The courts have recognized many times that a failure to locate contraband by the handler or other searching human officers is not necessarily a failure on the part of the K9. As explained in many cases, the K9 is alerting to the scent of controlled substances, not the presence of controlled substances. Therefore, the vehicle could have recently contained controlled substances, but had been removed by the time of the sniff. Also, the K9 could be alerting to the scent of controlled substances left on a door handle or on the person of an occupant (if the occupants were left in the car at the time of the sniff). Courts have also recognized that controlled substances could be present, but are so well hidden the human officers were unable to locate them. As long as your K9 is well trained, the K9’s alert is probable cause to search. A subsequent failure by the K9’s fellow human officers to locate controlled substances does not vitiate probable cause.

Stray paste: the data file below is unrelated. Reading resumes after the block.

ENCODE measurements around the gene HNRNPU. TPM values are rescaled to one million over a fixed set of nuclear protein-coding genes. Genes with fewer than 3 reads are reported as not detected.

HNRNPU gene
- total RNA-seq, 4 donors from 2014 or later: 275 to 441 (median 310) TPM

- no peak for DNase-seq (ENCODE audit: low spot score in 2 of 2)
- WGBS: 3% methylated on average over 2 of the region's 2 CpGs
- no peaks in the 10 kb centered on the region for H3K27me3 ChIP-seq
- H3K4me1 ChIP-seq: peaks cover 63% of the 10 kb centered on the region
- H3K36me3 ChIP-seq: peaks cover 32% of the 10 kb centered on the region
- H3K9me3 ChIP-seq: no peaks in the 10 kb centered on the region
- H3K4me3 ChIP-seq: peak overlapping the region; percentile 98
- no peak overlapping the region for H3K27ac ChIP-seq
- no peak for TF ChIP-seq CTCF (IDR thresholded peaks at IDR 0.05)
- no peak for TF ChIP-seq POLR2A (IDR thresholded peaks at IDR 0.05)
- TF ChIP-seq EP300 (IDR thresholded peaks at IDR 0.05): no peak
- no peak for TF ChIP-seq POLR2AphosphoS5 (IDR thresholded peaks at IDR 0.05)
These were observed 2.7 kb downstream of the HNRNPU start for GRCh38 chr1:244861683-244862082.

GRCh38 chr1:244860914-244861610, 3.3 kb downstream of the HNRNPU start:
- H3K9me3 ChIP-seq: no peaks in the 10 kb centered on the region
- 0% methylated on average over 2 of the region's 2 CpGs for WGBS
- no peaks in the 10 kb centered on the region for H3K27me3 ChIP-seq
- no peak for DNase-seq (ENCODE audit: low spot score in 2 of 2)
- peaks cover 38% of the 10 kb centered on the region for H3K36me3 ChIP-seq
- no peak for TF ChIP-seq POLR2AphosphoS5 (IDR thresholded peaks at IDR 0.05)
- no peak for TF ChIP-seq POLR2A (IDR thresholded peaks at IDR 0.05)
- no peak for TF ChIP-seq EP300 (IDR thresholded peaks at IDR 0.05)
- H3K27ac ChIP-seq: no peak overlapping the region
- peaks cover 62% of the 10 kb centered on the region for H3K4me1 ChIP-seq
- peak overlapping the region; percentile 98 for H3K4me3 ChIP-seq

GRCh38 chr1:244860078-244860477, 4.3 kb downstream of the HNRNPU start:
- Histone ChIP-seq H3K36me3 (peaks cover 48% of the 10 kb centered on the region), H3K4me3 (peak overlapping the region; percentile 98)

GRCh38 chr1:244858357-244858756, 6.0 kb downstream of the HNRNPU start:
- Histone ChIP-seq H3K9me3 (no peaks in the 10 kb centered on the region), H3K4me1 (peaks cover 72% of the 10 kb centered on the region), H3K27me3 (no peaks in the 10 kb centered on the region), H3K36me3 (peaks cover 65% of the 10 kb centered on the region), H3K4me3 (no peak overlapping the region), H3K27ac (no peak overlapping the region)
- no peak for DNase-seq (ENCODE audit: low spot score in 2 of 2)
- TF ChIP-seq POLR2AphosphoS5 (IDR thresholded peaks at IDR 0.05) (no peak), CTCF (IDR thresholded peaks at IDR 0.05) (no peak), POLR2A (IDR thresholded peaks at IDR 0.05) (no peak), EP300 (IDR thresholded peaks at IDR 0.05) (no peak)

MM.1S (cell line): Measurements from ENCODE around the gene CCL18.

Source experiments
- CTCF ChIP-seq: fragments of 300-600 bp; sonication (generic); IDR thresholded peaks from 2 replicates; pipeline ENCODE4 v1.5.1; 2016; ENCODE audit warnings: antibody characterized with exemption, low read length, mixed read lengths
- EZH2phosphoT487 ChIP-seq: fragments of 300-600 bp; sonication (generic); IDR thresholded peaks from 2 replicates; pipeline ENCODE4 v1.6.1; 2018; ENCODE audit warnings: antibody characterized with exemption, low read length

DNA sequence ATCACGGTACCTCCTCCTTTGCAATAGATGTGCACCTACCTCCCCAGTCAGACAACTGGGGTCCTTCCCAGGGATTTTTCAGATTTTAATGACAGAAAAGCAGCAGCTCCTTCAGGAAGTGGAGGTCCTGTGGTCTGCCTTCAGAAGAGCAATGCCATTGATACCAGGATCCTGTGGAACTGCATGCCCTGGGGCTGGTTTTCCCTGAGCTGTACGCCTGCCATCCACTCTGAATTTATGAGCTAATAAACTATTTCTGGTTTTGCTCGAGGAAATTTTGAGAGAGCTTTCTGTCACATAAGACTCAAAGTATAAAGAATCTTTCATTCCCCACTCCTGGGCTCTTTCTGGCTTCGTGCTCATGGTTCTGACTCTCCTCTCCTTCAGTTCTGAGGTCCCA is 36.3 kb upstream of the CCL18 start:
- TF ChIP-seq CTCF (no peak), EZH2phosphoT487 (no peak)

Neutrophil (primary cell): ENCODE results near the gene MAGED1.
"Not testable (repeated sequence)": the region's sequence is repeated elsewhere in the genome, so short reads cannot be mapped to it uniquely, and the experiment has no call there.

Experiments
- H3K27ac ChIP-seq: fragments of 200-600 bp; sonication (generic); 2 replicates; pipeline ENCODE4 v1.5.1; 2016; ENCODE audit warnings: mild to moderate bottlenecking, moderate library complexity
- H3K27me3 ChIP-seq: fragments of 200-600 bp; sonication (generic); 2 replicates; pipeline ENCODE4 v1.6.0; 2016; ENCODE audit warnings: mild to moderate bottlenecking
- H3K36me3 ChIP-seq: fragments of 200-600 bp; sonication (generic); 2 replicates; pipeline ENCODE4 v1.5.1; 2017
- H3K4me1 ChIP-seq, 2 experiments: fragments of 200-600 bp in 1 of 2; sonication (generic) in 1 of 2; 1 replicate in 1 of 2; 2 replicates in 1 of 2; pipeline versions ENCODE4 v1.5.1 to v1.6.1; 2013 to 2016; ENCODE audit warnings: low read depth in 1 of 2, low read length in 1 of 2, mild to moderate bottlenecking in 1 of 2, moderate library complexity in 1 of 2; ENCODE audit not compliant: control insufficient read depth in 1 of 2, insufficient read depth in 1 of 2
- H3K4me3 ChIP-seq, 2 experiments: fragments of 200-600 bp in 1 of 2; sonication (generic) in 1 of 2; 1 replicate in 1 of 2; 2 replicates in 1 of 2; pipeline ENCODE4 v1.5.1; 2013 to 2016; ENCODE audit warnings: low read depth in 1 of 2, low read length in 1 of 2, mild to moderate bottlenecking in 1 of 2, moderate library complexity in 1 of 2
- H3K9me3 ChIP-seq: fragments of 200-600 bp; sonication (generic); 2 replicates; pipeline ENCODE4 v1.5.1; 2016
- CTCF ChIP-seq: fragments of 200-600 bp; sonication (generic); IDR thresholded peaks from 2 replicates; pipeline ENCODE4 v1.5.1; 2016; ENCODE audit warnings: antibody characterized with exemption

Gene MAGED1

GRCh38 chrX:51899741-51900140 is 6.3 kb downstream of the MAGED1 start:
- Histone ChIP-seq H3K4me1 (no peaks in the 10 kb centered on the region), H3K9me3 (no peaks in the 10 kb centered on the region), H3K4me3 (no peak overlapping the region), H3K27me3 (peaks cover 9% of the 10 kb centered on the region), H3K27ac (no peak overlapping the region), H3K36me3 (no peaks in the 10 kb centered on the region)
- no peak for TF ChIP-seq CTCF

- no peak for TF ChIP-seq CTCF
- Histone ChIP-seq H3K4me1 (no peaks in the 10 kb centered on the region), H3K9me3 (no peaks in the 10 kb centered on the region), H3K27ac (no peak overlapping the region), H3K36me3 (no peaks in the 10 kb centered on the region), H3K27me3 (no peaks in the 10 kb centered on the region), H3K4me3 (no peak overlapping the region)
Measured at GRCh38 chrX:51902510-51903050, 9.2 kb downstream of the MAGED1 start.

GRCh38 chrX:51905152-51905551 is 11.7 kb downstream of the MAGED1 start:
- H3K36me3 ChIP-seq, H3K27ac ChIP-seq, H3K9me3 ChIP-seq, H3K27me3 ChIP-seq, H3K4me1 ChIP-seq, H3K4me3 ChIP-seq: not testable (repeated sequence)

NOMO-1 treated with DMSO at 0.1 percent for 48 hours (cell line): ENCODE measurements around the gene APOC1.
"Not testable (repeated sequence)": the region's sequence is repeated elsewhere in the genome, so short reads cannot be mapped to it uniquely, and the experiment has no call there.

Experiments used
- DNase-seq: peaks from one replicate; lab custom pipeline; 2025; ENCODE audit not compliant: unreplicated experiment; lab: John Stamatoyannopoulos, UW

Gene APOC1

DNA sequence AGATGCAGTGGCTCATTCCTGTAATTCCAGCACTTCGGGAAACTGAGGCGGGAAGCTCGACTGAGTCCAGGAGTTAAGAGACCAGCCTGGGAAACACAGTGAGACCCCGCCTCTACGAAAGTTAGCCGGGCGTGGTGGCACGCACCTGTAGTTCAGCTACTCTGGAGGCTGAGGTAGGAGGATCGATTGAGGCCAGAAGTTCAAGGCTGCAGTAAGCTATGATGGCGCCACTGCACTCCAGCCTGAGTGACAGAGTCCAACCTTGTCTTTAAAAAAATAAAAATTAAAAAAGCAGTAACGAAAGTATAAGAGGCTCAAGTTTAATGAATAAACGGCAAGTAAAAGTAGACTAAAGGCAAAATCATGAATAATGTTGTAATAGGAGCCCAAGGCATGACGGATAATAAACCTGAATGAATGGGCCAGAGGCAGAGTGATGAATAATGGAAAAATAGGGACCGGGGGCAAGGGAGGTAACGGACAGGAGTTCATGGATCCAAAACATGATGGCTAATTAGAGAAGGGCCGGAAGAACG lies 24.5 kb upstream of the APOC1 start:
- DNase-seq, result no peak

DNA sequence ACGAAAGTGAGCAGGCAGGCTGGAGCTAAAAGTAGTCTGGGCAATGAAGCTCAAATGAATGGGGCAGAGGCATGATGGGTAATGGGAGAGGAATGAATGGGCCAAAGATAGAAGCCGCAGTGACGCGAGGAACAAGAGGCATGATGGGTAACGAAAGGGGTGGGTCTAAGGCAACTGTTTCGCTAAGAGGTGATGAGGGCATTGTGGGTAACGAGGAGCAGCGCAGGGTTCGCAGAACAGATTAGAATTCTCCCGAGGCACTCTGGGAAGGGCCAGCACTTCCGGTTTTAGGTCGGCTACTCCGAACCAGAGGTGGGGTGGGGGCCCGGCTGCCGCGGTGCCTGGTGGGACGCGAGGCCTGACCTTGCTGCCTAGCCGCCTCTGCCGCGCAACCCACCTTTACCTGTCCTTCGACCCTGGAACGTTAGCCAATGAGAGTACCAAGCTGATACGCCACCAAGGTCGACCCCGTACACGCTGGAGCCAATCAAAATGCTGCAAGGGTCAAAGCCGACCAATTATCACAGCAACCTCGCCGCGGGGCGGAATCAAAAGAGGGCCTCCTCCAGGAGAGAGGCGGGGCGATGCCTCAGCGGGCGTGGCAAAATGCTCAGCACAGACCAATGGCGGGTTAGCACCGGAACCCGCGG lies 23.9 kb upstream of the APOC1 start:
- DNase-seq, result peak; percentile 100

But see Hernandez v. Boles (6th Cir. 2020) U.S. App. LEXIS 2948 out of Tennessee. K9 performed free air sniff during a traffic stop and alerted. The handler then placed K9 inside the car and K9 got distracted by a bag of fast food in the car and began eating it. After being redirected, the K9 failed to alert and handler, embarrassed, pulled K9 out and told other officers K9 failed to alert. Handler shook hands with all occupants and gave them a “thumbs up”, apparently indicating they were cleared. Supervisor on scene authorized a vehicle search anyway. Court held that the PC from the alert outside the car was dissipated upon the failure of the K9 to alert inside the car. However, since there was no case law directly on point, the court found qualified immunity, so no civil liability attached. However, the criminal case was dismissed because the evidence was suppressed. The take away here is that handler didn’t trust the first alert and ended up erasing probable cause from the situation with the interior search. Once you have PC, no need to look for more.